Americas Top Öhlins Dealer Pleads Guilty to Tax Fraud

Daniel Laine Kyle of Carmel-by-the-Sea, California – known best for his speed shop, Kyle Racing – pleaded guilty to defrauding the US government earlier this week, after it was found that Kyle had been hiding cash-based purchases made at this business. Dan Kyle Racing is known best for being the largest Öhlins suspension dealership in the United States (if not the world), as the company offered aggressive pricing on the Swedish-born suspension, and was one of the first Öhlins dealers with an online presence in the early days of the internet. According to the plea agreement made between Kyle and the US Attorney’s Office, Kyle pleaded guilty to tax fraud and structuring currency transactions in order to avoid the reporting requirements in the US Tax Code.

The 2017 Saroléa SP7 Is Ready for the Isle of Man TT

The focus for electric motorcycles at the Isle of Man TT may center around Team Mugen’s dual entry with John McGuinness and Guy Martin, but one should not overlook this very attractive entry from Belgium. Saroléa is back for the 2017 Isle of Man TT, continuing with its state-of-the-art carbon fiber chassis goodness and retro fairing design. On board will once again be Dean Harrison, who will be gunning for a podium-finish on the 2017 Saroléa SP7. If looks alone could get you across the finish line, then Saroléa would have our vote. The Belgians have always been in the running for a strong result though, finishing 4th in 2014 and 5th in 2015. Maybe this year will be “their year” at the TT.

India Is Now the World’s Biggest Motorcycle Market

Did you just feel that? That movement was a tectonic shift in the motorcycle landscape, as India just surpassed China as the world’s largest market for two-wheel vehicles. Just how big is the Indian motorcycle market? Last year, over 17.7 million motorcycles were sold in India. That is over 48,000 motorcycles sold…each day. Compared to China, that is a margin of roughly one million motorcycles per year (16.8 million units sold last year). India has seen a sharp rise in the sales of two-wheelers within its borders over the seven years, growing over 32% during that timeframe. Transportation in general has been growing in India, but that growth has been fueled by the country’s two-wheeler market.

The Good, The Bad, and The Ugly About Motorcycle Patents

I am really excited about the Suzuki brand right now. Out of the four Japanese motorcycle manufacturers, the recession affected Suzuki the most, probably more than many people realize, but the Hamamatsu brand is poised to bring out some exciting machines in the coming few years. Could we finally see a turbocharged Suzuki this year though? The rumor mill is pointing to yes…but just pointing, and the reason is because of patents. Much of this internet rumors stems from a flood of patents that have been found, where Suzuki is patenting technology related to turbo-powered engines in motorcycles, or because of other patents that make reference or inference to being part of a turbocharged motorcycle.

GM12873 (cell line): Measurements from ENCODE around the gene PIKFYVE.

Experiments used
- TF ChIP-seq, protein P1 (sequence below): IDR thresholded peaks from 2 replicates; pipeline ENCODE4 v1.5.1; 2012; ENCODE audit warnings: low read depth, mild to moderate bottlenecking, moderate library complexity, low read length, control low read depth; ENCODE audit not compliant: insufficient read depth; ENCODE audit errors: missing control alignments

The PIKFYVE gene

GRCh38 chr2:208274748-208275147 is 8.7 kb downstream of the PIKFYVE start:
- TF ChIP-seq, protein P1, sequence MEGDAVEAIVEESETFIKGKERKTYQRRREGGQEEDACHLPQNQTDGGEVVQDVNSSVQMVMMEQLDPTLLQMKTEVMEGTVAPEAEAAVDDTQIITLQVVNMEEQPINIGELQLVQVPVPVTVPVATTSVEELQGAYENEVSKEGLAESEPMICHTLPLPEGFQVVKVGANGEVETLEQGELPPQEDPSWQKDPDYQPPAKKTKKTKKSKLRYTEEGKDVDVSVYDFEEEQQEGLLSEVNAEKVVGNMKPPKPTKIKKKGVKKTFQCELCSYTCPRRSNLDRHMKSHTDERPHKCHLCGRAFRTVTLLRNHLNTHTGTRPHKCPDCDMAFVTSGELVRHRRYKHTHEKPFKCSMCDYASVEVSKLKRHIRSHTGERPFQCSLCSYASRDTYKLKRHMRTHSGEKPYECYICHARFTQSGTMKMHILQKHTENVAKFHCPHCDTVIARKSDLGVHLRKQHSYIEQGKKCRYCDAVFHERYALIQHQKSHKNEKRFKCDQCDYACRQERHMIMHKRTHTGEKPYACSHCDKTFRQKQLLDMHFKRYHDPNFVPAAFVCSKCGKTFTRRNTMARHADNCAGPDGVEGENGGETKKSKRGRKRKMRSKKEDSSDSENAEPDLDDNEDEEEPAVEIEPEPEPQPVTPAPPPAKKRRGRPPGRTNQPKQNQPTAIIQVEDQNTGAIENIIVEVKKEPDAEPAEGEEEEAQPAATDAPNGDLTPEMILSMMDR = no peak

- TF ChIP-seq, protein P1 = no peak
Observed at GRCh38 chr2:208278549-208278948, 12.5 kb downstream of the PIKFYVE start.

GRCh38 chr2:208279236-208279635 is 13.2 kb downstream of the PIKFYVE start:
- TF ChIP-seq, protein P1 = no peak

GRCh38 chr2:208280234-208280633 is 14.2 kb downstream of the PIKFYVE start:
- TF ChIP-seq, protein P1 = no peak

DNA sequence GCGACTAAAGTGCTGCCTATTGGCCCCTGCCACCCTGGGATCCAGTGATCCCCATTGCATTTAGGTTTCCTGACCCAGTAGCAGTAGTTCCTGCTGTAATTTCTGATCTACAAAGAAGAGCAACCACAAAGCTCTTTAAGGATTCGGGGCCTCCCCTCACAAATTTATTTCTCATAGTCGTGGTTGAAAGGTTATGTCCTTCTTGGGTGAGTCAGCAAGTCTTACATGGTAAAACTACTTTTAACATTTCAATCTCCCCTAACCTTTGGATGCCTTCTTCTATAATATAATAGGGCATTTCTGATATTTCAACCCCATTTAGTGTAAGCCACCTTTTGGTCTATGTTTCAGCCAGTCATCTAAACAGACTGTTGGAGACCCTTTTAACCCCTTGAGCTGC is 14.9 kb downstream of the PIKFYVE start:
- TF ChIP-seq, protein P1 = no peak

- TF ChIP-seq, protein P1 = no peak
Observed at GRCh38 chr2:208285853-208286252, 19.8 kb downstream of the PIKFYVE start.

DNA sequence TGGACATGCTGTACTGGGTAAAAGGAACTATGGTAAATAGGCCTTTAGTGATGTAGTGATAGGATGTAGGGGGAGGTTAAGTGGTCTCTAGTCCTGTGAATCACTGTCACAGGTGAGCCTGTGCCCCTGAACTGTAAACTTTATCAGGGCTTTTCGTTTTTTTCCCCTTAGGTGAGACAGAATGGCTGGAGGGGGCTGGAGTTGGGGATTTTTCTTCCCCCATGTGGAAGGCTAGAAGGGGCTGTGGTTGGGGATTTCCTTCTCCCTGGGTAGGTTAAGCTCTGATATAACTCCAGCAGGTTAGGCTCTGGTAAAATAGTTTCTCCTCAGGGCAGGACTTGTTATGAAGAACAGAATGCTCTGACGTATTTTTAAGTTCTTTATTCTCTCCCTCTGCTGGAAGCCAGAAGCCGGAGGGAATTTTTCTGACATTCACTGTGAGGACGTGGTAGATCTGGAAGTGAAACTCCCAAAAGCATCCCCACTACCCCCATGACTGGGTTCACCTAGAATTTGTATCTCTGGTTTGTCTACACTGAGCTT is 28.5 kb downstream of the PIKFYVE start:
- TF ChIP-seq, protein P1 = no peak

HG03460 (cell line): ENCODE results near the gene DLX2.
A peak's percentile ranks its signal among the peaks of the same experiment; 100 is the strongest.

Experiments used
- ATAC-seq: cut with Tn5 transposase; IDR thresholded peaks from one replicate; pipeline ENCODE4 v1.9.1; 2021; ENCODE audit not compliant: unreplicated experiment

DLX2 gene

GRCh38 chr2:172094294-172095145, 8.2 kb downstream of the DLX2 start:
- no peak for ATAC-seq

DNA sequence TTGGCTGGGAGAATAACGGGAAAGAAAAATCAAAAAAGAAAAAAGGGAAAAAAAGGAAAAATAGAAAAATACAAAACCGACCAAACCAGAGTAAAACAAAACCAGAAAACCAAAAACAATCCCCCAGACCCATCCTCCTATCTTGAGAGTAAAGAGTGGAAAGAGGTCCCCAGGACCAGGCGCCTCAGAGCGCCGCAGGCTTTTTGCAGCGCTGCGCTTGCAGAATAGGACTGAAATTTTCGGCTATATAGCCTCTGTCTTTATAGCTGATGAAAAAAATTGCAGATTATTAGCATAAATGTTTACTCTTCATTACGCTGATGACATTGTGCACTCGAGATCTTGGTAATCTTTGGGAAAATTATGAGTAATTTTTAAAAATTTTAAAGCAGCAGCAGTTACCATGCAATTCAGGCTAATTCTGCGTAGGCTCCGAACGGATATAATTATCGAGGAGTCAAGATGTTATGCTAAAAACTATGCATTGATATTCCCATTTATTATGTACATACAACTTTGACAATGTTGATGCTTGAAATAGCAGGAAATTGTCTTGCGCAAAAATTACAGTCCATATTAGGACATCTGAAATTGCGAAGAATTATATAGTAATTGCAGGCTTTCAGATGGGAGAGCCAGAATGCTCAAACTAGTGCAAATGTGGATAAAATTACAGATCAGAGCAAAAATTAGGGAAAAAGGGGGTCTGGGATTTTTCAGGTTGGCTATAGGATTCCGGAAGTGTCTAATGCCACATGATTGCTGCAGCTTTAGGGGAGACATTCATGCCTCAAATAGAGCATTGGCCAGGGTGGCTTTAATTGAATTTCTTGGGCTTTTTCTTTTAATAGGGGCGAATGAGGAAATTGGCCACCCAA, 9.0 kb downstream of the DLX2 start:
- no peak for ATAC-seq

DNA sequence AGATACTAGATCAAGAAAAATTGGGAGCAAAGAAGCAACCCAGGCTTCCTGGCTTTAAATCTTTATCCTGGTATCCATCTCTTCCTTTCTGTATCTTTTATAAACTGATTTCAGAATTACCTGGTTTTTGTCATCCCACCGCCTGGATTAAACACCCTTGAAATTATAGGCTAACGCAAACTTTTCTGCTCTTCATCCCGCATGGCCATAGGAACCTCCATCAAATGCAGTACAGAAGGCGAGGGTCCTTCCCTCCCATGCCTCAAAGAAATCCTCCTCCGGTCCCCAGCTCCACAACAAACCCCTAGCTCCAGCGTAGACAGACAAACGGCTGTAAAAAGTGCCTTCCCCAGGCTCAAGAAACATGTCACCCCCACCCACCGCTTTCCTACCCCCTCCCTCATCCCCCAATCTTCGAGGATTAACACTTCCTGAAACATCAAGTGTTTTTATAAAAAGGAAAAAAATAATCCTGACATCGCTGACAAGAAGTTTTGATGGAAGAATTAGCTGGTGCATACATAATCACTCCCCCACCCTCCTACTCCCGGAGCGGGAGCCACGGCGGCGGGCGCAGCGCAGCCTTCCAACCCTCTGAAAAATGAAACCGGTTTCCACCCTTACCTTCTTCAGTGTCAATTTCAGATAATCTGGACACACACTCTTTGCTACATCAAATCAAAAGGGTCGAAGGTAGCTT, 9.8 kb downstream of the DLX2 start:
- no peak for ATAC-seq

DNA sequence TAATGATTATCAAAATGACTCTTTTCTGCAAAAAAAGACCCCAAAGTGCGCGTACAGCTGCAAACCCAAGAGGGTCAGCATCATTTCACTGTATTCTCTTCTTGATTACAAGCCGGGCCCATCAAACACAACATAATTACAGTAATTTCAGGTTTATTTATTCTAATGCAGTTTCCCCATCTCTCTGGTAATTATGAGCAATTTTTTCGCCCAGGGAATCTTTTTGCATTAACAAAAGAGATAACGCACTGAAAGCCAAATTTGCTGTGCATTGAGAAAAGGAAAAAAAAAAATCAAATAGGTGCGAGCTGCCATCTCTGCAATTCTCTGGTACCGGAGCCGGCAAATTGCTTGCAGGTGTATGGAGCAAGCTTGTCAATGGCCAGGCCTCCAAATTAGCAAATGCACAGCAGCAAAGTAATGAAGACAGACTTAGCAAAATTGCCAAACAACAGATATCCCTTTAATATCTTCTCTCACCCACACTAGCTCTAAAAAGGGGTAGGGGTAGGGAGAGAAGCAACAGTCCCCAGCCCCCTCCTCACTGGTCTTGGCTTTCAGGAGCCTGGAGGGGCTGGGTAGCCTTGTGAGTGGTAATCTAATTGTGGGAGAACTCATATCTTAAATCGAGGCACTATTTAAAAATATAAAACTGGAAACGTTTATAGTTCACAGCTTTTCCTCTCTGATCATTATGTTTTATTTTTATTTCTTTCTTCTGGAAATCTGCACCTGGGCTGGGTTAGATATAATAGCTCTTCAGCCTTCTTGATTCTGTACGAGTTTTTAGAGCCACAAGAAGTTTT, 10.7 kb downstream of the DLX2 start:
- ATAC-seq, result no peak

No, Royal Enfield Isn’t Buying Ducati

I woke up this morning to a message from a colleague, with a link to a story that linked Royal Enfield to buying Ducati Motor Holding. The story was from a fairly reliable news publication, but the headline read “Royal Enfield Might Consider Buying Ducati Pretty Soon” – the grammarist in me cringed.* “Might consider” is the most nebulous phrase in the English language. Let’s think about that phrase for a moment, as it literally means that you are considering the possibility of considering something. Don’t get me started on the timeliness of “Pretty Soon” in the news realm, as well. Metaphysics and meaningless headlines aside, for our purposes this narrative devolves further in that this story offers nothing new, beyond the story that Reuters published two weeks ago, which set off alarms in the motorcycle industry around the world.

KTM Caught Testing an Electric Street Bike

Spy photos from Austria have caught KTM testing a rather interesting motorcycle – one that does not run on a petroleum-based fuel, but rather it has an electric drivetrain at its core. This isn’t the first time that KTM has experimented with an electric motorcycle, of course, with the KTM Freeride E being available in select markets. However, the machine seen here is a pretty big step forward for the Austrian brand, from its modest electric dirt bike. Using the chassis of a KTM 390 Duke to house the battery, inverter, and motor, KTM’s electric street bike (we’ll call it the KTM E-Duke for now) looks like a rolling mess, but is what you would expect from a project in its early stages of development.

For the Geeks, Your Luke Skywalker HJC Helmet Is Here